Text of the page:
Oral dose: Average daily dose: 10-15 g drug, 1,5-3 g fluid extract and 2,5-7,5 g tincture. Mode of administration: Whole herb and other galenical preparations for teas, 1-2 cups of tea sipped several times daily, as hot as possible

Duration of use: No information

British Herbal Compendium (Bradley 1992).

Traditional use: Common cold, feverish conditions

Oral dose: 3-5 g dried flowers in infusion three times daily (preferably taken hot) Liquid extract (1:1, 25% ethanol): 3-5 ml three times daily

Tincture (1:5, 25% ethanol): 10-25 ml three times daily Duration of use: No information

PDR for Herbal Medicines (Fleming 2000)

Traditional use: The drug is used for colds and coughs. It is a sweat producing remedy for the treatment of feverish colds.

Oral dose: 10-15 g elder flowers in infusion in doses of 1-2 cups several times-especially in the afternoon and evening

Duration of use: No information

On this background, the following traditional indication is proposed:

Herbal medicinal product traditionally used for relief of early symptoms of common cold.

Assessor’s comment on traditional usage and the recommended indication:

The information about the usage submitted from Member states and the information found in literature on traditional use is mainly related to the common cold. According to how common cold is defined, this traditional usage could be considered covered by the indication “relief of symptoms of the early phase of the common cold”. According to Heikkinen and Järvinen (2003) the common cold is a conventional term for a mild upper respiratory illness, the hallmark symptoms of which are nasal stuffiness and discharge, sneezing, sore throat, and cough. The common cold is usually a self-limiting illness confined to the upper respiratory tract.

Likewise, the medicinal rationale of the diaphoretic effect could be related to the initial phase of a common cold. A sensation of chilliness is an early symptom of common cold, and is sometimes explained as an initial stage of fever, since vasoconstriction of skin blood vessels may cause a fall in skin temperature that is perceived as chilliness. Common cold in the adult is rarely accompanied by fever and some subjects have a transient fall in body temperature during the early stages of common cold (Eccles 2005). The phytotherapeutic traditional use of elder flower as a diaphoretic is suggested to be interpreted as treatment that has been regarded to be especially beneficial in an early phase of common cold. The traditional usage of diaphoretics is therefore suggested to be regarded as included when the indication comprises the early phase of the common cold.

II.3.2.1 Asessor’s overall conclusion on the traditional medicinal use

Traditional medicinal use of elder flower used for relief of early symptoms of common cold has been found to fulfil the requirement of medicinal use for at least 30 years (15 years within the Community) according to Directive 2004/24/EC.

II.3.2.2 Dose response studies/Traditional use: posology from handbooks

There are no dose response studies available.

Based on the listed posology from handbooks (see II.3.2) the following dosages have been recommended for this indication:

Herbal preparations

Dried flowers; herbal tea (2-5 gram): three times daily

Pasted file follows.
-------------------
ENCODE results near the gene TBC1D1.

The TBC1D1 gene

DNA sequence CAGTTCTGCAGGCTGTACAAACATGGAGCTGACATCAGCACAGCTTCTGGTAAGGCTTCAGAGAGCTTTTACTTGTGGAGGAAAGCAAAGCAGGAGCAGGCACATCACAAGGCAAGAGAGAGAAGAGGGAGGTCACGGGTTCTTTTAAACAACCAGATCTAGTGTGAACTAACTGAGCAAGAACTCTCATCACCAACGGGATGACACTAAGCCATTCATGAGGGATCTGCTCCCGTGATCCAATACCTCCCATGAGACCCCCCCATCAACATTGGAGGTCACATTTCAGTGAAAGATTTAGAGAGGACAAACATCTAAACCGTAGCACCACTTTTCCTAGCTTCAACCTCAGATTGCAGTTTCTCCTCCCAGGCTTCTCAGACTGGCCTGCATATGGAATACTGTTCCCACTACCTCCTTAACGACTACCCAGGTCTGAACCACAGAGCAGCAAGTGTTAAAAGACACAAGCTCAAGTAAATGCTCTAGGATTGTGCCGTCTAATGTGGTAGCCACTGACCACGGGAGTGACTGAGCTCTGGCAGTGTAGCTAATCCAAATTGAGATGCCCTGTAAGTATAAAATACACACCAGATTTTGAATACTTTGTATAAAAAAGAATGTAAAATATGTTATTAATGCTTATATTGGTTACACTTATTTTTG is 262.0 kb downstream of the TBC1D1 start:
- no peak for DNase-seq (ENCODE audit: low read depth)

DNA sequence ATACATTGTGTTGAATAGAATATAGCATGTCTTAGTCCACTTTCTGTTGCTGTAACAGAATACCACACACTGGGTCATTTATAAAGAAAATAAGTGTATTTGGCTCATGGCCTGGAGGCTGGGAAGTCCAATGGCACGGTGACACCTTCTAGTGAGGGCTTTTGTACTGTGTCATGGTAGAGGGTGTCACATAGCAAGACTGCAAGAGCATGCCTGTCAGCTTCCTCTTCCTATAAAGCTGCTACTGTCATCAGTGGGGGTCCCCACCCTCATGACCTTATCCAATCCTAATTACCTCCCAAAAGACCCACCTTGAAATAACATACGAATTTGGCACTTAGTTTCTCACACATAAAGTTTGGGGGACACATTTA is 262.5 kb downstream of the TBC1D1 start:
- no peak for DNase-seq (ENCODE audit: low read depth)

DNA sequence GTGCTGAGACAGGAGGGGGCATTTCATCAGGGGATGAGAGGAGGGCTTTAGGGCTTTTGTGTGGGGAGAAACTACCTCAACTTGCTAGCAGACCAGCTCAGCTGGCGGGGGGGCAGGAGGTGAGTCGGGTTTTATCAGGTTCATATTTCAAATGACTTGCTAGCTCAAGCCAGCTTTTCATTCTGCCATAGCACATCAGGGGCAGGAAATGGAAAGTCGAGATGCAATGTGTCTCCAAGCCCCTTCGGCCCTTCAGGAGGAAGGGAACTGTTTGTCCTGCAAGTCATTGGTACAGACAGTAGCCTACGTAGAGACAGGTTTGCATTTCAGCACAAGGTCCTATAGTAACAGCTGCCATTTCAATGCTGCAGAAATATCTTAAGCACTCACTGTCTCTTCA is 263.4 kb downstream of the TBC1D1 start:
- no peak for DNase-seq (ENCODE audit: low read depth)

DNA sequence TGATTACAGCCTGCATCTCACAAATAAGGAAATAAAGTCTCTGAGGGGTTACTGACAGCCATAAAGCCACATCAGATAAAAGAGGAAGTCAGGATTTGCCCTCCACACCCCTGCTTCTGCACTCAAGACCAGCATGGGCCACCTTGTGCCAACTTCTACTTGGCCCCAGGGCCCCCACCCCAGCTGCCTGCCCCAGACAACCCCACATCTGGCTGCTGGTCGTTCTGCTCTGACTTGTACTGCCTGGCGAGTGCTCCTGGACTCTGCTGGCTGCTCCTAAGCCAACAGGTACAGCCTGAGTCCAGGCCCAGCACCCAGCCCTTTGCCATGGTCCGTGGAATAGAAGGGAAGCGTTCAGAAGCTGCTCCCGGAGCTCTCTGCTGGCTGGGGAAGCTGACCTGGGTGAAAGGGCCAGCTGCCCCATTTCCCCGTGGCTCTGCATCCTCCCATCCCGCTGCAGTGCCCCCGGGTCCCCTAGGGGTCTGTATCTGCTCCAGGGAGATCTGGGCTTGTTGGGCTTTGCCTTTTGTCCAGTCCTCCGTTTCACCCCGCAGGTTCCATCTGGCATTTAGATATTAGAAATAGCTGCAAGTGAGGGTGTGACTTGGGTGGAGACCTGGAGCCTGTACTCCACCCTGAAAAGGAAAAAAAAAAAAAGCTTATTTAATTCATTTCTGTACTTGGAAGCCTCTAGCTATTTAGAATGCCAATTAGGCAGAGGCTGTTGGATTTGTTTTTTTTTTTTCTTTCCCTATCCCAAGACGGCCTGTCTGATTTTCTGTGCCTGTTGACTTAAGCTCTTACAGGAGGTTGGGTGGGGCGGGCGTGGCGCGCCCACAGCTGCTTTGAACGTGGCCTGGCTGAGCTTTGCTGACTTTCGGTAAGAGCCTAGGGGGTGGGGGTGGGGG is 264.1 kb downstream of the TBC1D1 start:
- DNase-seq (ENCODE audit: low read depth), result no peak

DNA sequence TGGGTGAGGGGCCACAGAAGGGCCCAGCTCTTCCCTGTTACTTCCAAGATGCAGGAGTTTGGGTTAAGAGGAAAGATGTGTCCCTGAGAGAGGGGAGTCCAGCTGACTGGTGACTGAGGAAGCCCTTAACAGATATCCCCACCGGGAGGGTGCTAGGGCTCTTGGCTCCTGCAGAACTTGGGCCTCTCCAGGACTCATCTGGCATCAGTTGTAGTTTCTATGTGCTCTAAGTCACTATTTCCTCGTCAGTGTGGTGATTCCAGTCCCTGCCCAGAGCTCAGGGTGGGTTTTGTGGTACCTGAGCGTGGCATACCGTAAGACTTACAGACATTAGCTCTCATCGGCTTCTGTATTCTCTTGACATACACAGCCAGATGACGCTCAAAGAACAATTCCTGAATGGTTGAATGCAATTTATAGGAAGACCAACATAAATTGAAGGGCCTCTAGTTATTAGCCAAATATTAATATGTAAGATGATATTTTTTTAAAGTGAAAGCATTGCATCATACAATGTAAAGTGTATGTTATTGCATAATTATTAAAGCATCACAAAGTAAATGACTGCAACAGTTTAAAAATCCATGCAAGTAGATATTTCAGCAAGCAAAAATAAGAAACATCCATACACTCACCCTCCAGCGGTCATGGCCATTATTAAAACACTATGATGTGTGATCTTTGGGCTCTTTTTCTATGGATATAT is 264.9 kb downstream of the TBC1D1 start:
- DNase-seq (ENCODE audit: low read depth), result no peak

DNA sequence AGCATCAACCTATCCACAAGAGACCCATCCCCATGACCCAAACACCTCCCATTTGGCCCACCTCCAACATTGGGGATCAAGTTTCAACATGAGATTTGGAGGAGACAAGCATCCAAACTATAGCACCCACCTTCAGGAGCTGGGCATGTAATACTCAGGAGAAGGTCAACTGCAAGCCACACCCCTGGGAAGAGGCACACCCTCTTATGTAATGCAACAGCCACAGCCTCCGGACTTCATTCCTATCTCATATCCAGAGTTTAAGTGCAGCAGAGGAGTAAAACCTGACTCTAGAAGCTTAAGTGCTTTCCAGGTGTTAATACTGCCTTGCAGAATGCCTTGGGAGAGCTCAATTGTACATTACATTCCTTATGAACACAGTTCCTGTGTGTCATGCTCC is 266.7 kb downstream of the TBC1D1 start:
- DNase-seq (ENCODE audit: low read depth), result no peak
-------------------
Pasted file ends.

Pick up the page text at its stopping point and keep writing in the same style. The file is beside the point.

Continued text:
A)Liquid extract, DER 1:1, extraction solvent: 25 % V/V ethanol: 3-5 ml 3 times daily

B)Tincture 1:5 DER in 25 % V/V ethanol: 10-25 ml three times daily

Duration of use:

Not to be taken for more than 1 week due to the nature of the proposed indications. If the symptoms persist for more than one week, a doctor or a qualified health care practitioner should be consulted.

II.3.2.3 Clinical studies (case studies and clinical trials)

No human clinical studies have been found in the literature on elder flower.

However, combination products containing elder flowers have been subjected to studies, e.g.:

Samochowiec et al. (2000) preformed a clinical evaluation of antiatherosclerotic efficacy of plant mixture (MZ) composed of Flos Calendulae, Folium Melissae and Flos Sambuci. The study was carried out on 100 patients with atherosclerotic abnormalities (moderate increase of arterial blood pressure and elevated lipid concentrations) for 16 weeks. Improvements (prolonged walk distance, decreased blood pressure and diminished platelet aggregation as well as concentration of lipids) was noted in patients receiving MZ compared to placebo. The antiatherosclerotic activity was attributed to flavonoids, essential oils, phytosterols, triterpenes, polyphenolic substances and saponins in the plant mixture (MZ).

In a meta analysis by Melzer et al. (2006) on the herbal formula BNO-101, containing Gentianae radix, Sambuci flos, Primulae flos, Rumicis herbae, and Verbenae Herbae, ratio 1:3:3:3:3, 4 trials were examined. The database comprised approximately 900 patients, mostly young adult males. Melzer et al. (2006) concluded that BNO-101, combined with standard antibacterial therapy, significantly reduced the acute symptoms and signs of sinusitis.

Several other studies with a combination product containing elder flowers (Sinupret) have been performed, but the results of the studies done on this combination products cannot be ascribed to elder flower as a single plant.

II.3.2.4 Clinical studies in special populations (e.g. elderly and children)

None reported

II.3.2.5 Assessor’s overall conclusions on clinical efficacy

There are no clinical investigations available for elder flowers as a monopreparation.

II.3.3 Clinical Safety/Pharmacovigilance

There are no risks (adverse reactions) reported from the Member states.